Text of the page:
“They can’t force their closure easily, but if they take away their services, those post offices will go bankrupt,” said Holgate. “Those numbers are not inside this submission.” She said that “mum and dad” post offices would have to deal with debt that the government would not see. She accused the chairman, Di Bartolomeo, of “silencing her” and lying to Parliament.
“Why would you pay $1.3 million for a report that you just flicked through?” she asked.
Carr billed the BCG report as “a blueprint for the privatisation of Australia Post”, and Holgate agreed, saying its implementation would have had a “massive negative impact”. She said that Post achieved its targets year after year.
She also agreed that the report’s implementations would have led to changes in service delivery and industrial relations, and suggested posties should also deliver more parcels rather than outsourcing.
Carr suggested that the report was meant to permanently transform Post from a public agency into “something entirely different”. She said she had supported the regulated temporary relief during COVID, but that services should be brought back now.
Carr again asked if she thought her treatment was due to her objections to cuts and privatisation.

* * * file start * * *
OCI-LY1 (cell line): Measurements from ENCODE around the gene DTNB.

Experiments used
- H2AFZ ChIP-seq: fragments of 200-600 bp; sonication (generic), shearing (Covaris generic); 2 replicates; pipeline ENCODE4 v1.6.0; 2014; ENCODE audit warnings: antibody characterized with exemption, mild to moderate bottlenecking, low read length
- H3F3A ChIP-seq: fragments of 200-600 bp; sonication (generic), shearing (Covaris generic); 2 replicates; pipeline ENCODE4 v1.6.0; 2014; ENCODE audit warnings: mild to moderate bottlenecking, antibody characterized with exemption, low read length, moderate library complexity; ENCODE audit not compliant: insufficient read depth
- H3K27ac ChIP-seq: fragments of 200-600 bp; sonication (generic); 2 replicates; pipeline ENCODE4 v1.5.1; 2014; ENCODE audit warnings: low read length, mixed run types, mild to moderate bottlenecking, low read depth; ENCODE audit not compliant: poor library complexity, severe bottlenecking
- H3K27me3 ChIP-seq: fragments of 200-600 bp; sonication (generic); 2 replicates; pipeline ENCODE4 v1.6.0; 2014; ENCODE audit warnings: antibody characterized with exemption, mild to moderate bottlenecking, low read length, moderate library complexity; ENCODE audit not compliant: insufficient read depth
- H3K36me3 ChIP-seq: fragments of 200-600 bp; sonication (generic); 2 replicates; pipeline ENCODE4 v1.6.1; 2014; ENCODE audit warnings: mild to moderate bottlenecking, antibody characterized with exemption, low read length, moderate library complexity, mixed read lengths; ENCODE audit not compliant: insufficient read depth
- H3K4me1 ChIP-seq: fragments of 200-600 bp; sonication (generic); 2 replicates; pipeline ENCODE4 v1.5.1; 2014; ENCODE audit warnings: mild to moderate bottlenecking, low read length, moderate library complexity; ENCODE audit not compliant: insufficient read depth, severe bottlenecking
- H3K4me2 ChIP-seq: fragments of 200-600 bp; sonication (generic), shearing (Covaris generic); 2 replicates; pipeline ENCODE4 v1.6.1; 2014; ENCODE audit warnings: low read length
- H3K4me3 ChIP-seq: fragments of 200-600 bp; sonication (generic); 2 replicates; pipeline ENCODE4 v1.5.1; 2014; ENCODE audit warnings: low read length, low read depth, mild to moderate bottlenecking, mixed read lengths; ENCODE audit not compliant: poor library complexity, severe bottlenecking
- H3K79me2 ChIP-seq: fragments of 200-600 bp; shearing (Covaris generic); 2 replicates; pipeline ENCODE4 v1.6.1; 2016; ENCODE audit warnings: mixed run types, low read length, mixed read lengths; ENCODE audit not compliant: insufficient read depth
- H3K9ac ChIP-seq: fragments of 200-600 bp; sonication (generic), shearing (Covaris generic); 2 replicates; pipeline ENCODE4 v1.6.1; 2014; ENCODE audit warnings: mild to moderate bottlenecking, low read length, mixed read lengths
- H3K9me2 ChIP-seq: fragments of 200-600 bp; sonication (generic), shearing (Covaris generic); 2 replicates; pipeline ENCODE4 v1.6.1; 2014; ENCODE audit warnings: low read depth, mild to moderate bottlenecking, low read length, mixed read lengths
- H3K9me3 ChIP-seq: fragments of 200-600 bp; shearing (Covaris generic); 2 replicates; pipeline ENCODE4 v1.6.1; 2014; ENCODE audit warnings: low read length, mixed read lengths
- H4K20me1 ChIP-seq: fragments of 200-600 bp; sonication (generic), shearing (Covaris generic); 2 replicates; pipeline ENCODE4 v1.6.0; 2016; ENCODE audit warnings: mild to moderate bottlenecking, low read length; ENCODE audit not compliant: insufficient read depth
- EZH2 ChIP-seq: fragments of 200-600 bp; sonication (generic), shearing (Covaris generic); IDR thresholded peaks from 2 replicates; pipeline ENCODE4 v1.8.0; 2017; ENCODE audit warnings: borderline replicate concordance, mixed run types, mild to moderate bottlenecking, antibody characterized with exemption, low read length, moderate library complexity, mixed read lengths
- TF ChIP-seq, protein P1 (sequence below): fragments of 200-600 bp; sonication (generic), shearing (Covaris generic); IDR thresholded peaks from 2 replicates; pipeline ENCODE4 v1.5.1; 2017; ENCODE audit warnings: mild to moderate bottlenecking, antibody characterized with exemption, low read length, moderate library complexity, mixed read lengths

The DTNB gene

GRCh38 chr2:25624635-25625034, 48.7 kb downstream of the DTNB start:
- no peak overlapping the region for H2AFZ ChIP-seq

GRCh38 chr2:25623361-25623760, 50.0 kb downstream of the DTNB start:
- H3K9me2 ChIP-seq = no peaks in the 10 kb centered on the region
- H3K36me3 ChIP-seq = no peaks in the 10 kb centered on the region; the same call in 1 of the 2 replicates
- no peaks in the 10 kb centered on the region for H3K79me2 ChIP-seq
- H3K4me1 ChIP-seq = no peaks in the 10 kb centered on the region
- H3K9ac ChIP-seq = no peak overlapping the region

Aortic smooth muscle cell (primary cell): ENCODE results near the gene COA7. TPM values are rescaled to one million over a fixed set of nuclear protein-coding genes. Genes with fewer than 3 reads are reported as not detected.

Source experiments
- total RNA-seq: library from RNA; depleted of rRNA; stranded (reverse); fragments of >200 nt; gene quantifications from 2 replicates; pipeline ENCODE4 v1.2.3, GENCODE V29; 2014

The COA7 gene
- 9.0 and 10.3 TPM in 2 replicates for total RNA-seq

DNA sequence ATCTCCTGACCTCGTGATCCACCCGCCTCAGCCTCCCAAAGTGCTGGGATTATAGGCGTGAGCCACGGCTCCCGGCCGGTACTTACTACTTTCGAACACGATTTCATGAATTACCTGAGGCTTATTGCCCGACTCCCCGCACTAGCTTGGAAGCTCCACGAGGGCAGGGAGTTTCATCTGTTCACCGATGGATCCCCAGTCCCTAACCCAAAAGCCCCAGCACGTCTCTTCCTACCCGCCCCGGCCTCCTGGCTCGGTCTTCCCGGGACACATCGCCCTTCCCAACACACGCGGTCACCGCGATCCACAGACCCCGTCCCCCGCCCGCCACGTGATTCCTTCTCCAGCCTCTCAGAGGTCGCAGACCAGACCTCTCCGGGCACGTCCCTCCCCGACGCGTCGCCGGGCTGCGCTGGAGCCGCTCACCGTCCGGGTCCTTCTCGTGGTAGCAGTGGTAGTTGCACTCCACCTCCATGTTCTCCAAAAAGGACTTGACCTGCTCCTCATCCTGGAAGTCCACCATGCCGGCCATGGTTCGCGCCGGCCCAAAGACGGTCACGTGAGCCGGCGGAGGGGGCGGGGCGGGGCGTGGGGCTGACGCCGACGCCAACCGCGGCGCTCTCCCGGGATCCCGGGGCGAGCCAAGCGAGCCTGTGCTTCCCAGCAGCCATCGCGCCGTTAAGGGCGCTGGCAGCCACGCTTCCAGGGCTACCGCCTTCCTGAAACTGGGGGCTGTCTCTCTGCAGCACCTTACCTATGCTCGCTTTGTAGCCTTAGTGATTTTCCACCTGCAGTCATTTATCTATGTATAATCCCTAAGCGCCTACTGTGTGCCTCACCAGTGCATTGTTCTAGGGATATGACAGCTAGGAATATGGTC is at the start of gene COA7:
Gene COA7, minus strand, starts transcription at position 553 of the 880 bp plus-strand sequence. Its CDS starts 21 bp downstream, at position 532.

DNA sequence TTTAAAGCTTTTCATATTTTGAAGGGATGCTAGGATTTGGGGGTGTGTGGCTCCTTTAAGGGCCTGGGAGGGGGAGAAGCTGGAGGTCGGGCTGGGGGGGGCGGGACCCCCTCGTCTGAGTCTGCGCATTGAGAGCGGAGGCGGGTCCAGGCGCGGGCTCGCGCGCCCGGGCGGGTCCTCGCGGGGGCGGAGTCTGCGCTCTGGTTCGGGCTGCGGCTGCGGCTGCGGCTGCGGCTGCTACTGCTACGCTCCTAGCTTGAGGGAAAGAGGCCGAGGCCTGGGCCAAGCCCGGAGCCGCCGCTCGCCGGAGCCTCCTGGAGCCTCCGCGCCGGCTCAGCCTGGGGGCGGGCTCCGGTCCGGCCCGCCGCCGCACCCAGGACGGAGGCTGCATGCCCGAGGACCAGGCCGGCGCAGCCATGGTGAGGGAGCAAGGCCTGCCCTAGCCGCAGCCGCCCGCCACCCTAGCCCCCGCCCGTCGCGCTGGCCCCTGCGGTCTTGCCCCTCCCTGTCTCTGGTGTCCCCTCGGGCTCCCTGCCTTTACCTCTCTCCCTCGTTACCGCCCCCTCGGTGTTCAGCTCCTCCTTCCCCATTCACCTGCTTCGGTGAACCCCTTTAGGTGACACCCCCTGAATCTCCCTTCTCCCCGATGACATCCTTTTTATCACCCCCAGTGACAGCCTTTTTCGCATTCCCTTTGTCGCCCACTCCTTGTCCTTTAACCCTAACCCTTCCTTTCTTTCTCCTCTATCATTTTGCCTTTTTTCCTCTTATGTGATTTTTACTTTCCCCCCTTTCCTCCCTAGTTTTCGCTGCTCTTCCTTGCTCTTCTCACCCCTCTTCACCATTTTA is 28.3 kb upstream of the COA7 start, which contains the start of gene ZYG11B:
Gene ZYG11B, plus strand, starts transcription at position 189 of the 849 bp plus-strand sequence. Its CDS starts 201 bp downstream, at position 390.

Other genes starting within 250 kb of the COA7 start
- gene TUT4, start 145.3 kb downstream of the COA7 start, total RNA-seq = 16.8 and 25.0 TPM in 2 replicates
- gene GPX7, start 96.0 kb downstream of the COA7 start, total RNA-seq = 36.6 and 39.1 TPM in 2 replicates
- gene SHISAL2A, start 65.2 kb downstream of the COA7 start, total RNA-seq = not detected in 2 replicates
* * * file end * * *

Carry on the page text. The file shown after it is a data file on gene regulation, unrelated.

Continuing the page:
“It’s fair to say I wasn’t popular,” she said.
Under questioning by Nationals Senator Bridget McKenzie, Holgate affirmed that the watches were within her authority to give, and that she could have given bonuses of up to $150,000 each. She said they were approved by the CFO, fully audited, and not in breach of any policy. “Everybody was very proud. It was a defining moment in our history, it was the largest capital investment into our company by an outside organisation,” she said, denying there had been any internal concerns.
McKenzie congratulated Holgate on the Bank at Post program and its positive impact on regional Australians without ready access to banks. She also swiped at ex-Post boss Ahmed Fahour, Holgate’s immediate predecessor, for not pursuing investment in rural and regional networks.